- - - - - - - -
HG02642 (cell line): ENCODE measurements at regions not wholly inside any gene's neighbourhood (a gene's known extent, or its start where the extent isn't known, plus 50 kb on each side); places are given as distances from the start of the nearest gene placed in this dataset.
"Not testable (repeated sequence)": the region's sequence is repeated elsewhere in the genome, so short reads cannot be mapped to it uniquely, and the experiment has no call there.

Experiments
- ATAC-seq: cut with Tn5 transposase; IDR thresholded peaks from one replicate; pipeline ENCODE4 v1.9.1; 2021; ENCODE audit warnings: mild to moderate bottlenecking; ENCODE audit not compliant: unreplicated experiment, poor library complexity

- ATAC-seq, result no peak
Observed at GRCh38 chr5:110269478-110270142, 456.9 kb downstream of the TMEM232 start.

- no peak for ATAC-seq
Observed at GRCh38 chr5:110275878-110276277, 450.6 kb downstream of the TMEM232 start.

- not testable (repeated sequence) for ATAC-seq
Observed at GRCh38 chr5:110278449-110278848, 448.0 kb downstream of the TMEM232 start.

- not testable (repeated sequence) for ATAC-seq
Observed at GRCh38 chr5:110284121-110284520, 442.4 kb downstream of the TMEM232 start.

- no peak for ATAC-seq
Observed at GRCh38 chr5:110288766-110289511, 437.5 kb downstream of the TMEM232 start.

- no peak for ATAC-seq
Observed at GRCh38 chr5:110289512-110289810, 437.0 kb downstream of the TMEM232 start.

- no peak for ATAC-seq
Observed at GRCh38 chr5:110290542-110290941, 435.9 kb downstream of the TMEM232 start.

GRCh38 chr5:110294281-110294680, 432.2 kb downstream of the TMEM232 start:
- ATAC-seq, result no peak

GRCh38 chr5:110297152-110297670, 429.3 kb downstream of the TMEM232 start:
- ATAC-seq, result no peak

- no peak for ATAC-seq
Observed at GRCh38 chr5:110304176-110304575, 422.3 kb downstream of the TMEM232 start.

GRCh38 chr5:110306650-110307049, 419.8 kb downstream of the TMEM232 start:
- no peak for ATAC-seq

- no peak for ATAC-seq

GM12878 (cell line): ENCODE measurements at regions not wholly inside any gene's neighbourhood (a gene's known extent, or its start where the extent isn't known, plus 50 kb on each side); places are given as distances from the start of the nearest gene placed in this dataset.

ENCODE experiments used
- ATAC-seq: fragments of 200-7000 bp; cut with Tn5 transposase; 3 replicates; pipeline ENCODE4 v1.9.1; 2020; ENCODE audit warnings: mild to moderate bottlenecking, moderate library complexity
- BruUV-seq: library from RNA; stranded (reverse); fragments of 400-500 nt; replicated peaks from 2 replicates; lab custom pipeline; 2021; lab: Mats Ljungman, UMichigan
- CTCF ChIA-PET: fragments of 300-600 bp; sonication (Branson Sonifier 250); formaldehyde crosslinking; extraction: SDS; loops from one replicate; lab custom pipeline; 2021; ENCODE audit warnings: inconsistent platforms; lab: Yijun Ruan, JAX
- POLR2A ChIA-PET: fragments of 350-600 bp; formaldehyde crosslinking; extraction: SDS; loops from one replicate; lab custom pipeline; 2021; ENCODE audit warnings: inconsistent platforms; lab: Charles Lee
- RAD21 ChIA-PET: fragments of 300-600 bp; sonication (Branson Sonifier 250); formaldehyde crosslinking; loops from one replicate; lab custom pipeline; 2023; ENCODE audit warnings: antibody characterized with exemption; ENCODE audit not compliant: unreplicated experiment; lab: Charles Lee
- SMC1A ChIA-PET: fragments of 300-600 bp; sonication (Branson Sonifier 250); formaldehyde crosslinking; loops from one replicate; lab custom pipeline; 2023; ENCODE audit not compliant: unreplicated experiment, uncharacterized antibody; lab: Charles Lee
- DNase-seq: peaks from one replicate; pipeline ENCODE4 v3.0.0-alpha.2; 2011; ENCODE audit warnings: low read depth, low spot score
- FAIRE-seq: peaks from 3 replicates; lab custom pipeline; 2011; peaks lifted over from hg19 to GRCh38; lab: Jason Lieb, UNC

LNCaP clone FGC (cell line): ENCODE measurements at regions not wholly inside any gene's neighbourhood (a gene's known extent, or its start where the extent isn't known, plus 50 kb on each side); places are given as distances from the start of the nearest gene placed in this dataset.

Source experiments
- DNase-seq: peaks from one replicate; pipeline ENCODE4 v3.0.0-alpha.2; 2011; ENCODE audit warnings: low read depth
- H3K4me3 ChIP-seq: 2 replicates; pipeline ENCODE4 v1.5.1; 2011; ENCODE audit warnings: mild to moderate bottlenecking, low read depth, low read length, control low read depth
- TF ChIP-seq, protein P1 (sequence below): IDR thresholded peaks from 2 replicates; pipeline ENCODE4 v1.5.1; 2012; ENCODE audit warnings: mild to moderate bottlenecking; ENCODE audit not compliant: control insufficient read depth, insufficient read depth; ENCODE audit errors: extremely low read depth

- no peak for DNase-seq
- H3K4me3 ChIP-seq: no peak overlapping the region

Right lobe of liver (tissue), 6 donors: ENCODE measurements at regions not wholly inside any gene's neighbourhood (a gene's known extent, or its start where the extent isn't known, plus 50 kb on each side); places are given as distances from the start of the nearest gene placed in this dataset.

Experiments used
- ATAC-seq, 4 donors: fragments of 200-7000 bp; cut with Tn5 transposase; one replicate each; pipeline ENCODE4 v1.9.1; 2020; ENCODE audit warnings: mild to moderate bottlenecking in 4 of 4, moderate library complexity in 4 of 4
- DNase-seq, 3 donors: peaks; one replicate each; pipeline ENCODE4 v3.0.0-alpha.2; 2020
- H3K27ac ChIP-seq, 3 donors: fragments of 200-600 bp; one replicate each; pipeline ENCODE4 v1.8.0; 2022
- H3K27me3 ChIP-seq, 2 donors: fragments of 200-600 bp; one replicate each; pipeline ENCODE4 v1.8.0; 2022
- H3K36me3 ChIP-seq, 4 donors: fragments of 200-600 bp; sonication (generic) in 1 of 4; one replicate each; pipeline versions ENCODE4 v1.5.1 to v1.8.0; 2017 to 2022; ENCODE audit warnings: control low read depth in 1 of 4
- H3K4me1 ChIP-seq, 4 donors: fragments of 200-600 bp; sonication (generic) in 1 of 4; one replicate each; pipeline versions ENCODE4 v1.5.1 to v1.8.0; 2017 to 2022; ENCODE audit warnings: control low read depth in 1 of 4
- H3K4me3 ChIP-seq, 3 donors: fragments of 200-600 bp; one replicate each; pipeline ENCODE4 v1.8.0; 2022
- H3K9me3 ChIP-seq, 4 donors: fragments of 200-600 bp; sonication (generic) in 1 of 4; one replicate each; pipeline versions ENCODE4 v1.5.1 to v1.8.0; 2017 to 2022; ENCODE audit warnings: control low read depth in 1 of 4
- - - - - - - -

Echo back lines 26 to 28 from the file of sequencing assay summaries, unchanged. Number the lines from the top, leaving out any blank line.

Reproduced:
- no peak for ATAC-seq

- no peak for ATAC-seq

GM12878 (cell line): ENCODE measurements at regions not wholly inside any gene's neighbourhood (a gene's known extent, or its start where the extent isn't known, plus 50 kb on each side); places are given as distances from the start of the nearest gene placed in this dataset.